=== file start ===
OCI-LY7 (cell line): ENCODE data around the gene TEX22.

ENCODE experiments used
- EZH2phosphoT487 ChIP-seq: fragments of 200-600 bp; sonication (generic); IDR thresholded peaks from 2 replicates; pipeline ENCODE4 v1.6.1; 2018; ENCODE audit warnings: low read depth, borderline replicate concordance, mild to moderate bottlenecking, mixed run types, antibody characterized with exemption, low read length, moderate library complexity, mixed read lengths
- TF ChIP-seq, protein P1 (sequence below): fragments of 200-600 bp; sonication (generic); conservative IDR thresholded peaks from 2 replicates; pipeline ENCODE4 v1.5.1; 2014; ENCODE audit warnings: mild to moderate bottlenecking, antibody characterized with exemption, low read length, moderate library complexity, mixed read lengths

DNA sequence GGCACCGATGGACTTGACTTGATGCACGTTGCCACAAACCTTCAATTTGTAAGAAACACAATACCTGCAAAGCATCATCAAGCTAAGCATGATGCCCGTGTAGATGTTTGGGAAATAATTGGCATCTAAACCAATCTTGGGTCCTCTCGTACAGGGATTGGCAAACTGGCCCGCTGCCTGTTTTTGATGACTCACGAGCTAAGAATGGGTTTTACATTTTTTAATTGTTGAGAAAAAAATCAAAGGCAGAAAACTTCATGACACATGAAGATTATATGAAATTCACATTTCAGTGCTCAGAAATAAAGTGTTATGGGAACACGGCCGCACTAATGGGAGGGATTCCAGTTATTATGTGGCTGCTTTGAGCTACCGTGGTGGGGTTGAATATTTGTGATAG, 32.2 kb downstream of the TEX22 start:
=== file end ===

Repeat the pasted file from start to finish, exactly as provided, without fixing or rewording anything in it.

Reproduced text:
OCI-LY7 (cell line): ENCODE data around the gene TEX22.

ENCODE experiments used
- EZH2phosphoT487 ChIP-seq: fragments of 200-600 bp; sonication (generic); IDR thresholded peaks from 2 replicates; pipeline ENCODE4 v1.6.1; 2018; ENCODE audit warnings: low read depth, borderline replicate concordance, mild to moderate bottlenecking, mixed run types, antibody characterized with exemption, low read length, moderate library complexity, mixed read lengths
- TF ChIP-seq, protein P1 (sequence below): fragments of 200-600 bp; sonication (generic); conservative IDR thresholded peaks from 2 replicates; pipeline ENCODE4 v1.5.1; 2014; ENCODE audit warnings: mild to moderate bottlenecking, antibody characterized with exemption, low read length, moderate library complexity, mixed read lengths

DNA sequence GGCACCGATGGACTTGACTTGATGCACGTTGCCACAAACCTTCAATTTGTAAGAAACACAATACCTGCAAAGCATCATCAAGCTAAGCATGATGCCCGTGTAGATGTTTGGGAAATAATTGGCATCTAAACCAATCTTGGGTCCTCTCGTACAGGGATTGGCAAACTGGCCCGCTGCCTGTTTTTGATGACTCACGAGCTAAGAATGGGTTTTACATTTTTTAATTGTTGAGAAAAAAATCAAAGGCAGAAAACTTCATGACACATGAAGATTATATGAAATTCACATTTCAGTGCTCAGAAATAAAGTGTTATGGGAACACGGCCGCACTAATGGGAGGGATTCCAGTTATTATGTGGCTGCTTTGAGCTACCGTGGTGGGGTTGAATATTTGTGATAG, 32.2 kb downstream of the TEX22 start: